National Forest Service accepts Snowbird expansion proposal

Snowbird may get a whole lot bigger in the coming years, as a massive expansion proposal by the ski resort has been accepted by the Uinta-Wasatch-Cache National Forest Service. This acceptance doesn’t mean the Forest Service will approve the expansion proposal, but they will begin the evaluation process including environmental impact statements, serious discussion with Salt Lake City’s watershed protectors, and lots of input from public comment. But the Forest Service’s acceptance is an important first step toward expansion approval.

Map detailing Snowbird's expansion proposal in Mary Ellen Gulch and a second tram.

In a nutshell, Snowbird wants to do the following:

New tram: A second tram would be built that will connect Hidden Peak to the West Peak of American Fork Twin Peaks.

Terrain expansion: New terrain in Mary Ellen Gulch on Snowbird’s back side, adding 780 acres of skiable terrain to Snowbird’s boundaries below Mineral Basin.

New and expanded chair lifts: A brand new chair lift would be built to service Mary Ellen Gulch, and the Mineral Basin lift would be lengthened to enable skiers to return from Mary Ellen Gulch.

Expansion of a new beginner area: Additional terrain expansion near the Baby Thunder lift on the resort’s west side.

Night skiing: Snowbird proposes night skiing on the runs beneath the Gadzoom lift.

According to Snowbird, other proposed resort expansion projects include upgrading some existing chairlifts, expansion of the Adaptive Sports facilities and a handful of other resort improvements.

Snowbird’s proposal is not without its critics, however. The Salt Lake City Water Department is concerned about the expansion’s effect on water quality. Backcountry skiers are worried about expansion into White Pine Canyon since the new tram would allow easy access to White Pine’s upper bowls. Save Our Canyons is against any large developments atop Hidden Peak, where the new tram station would be located. Other concerns include the new tram terminating at the top of American Fork Twin Peaks becoming an eyesore that can be seen from the Salt Lake Valley.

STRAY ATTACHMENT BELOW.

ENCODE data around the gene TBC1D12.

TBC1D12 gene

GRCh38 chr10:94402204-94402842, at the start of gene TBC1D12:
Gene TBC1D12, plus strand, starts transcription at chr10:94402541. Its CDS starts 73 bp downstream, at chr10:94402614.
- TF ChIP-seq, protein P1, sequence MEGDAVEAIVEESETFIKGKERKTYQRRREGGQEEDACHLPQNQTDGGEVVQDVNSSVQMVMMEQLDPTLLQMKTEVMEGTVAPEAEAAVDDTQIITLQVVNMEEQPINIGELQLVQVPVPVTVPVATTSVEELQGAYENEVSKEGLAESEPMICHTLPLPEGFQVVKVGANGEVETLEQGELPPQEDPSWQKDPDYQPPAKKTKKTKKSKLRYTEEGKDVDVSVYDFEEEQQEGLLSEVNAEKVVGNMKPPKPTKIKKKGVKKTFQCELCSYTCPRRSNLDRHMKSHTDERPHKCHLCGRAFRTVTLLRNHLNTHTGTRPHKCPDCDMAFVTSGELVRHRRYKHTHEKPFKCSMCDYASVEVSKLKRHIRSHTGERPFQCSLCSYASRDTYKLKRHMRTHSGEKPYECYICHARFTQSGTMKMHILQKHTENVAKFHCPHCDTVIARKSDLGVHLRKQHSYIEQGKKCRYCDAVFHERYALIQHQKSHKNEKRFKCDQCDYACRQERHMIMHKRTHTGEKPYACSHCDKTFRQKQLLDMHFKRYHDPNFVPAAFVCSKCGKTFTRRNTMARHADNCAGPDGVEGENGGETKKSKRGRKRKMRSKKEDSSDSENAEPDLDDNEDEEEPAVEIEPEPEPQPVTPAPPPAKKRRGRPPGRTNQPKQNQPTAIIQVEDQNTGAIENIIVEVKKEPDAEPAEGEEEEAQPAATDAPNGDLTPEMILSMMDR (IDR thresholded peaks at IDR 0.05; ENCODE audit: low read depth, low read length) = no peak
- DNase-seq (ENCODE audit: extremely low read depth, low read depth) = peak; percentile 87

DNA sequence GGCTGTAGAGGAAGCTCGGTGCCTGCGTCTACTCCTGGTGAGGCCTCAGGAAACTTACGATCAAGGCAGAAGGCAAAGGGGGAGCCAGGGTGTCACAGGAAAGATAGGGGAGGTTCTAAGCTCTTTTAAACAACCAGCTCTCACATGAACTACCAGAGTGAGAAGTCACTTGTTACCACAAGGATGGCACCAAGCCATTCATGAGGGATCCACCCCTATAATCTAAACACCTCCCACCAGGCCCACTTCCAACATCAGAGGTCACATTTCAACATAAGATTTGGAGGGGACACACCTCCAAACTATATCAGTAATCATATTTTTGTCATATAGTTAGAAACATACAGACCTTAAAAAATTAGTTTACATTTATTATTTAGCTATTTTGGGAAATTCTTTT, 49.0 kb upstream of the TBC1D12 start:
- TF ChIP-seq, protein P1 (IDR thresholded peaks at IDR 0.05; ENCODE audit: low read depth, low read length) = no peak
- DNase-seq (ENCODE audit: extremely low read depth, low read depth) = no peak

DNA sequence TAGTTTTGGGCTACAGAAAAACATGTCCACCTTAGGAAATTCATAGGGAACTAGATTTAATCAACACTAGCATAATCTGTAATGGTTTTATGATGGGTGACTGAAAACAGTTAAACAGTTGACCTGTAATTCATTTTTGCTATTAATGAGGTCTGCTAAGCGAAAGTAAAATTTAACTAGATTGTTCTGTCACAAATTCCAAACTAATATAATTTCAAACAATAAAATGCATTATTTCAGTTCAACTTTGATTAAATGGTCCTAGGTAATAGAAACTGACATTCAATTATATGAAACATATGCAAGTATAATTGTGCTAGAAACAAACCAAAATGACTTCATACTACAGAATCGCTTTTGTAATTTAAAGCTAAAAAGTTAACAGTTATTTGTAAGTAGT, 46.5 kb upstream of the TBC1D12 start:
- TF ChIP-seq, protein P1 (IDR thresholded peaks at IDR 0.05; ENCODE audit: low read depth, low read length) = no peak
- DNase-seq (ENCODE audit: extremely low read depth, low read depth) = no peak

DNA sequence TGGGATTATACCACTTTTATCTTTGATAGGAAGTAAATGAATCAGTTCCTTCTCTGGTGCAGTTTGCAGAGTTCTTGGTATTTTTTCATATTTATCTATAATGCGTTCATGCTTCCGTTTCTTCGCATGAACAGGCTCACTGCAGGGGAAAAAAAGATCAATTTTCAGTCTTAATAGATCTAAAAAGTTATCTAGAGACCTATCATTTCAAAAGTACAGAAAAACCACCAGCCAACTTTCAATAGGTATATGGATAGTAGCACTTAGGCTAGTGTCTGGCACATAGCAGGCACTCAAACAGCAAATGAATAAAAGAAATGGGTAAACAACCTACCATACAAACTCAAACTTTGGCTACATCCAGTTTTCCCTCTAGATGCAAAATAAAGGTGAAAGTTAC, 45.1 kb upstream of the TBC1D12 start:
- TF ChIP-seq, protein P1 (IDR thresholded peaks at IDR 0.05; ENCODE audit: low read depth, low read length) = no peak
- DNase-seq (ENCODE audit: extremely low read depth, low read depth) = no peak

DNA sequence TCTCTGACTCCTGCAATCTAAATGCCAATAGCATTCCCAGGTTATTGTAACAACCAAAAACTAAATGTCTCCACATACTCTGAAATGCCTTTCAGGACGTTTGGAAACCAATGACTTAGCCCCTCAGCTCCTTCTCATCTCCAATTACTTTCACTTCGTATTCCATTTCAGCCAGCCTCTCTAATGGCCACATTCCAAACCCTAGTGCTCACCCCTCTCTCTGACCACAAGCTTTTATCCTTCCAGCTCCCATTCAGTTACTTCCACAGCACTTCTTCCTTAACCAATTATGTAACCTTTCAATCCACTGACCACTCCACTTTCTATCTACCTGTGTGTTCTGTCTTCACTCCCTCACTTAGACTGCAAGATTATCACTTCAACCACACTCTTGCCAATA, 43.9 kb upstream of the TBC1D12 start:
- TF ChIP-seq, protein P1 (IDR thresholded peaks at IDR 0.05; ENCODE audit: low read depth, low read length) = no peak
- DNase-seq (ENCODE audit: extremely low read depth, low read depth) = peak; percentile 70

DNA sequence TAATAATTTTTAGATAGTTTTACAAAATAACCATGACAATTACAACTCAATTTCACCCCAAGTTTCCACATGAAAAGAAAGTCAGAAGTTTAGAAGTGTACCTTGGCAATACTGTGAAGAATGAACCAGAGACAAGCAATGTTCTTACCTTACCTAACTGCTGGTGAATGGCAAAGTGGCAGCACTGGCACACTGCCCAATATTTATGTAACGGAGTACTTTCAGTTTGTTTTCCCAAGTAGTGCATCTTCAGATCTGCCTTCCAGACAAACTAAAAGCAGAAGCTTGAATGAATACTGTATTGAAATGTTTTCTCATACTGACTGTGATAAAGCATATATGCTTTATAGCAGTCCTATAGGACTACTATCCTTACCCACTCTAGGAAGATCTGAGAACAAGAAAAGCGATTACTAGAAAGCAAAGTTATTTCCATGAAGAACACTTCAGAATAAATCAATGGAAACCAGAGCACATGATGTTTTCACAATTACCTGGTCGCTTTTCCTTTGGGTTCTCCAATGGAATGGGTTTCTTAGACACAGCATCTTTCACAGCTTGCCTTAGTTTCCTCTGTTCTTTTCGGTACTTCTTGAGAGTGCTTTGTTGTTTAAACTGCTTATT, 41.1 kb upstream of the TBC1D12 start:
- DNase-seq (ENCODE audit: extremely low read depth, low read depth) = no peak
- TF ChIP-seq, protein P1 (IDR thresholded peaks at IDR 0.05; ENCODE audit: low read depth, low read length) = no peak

Snowbird ski map with a look at where the new tram would go on American Fork Twin Peaks.

You can read Snowbird’s press release about the matter below:

Snowbird, Utah – The Uinta-Wasatch-Cache National Forest Service recently announced that it has accepted Snowbird Ski and Summer Resort’s updated Master Development Plan (MDP) proposal. Snowbird’s MDP is a detailed document that outlines short- and long-term resort development plans, including the potential to modify Snowbird’s skiing boundaries in Utah County, outside Salt Lake City’s watershed area

“The acceptance of our proposal is an exciting step as we plan for the future of providing world-class skiing and snowboarding as well as year-round recreation,” said Snowbird President Bob Bonar. “We look forward to working with the Forest Service and other stakeholders in creating sustainable outdoor recreational opportunities for our community that provide jobs for Utahns, attract tourists to our state and maintain Snowbird’s viability in a competitive marketplace.”

Acceptance of Snowbird’s MDP proposal is the first step in a process involving thorough environmental study and analysis by governmental agencies, engineers, scientists and stakeholders of all aspects and impacts of the proposed projects.

“Whether it was part of the MDP process or Congressman Jim Matheson’s wilderness bill, we have taken input from city, county, state and federal leaders as well as local environmental organizations on many of the proposed improvements,” said Bonar. “We are very encouraged that there is widespread support for watershed-friendly proposals that continue to provide sustainable recreation opportunities in our community.”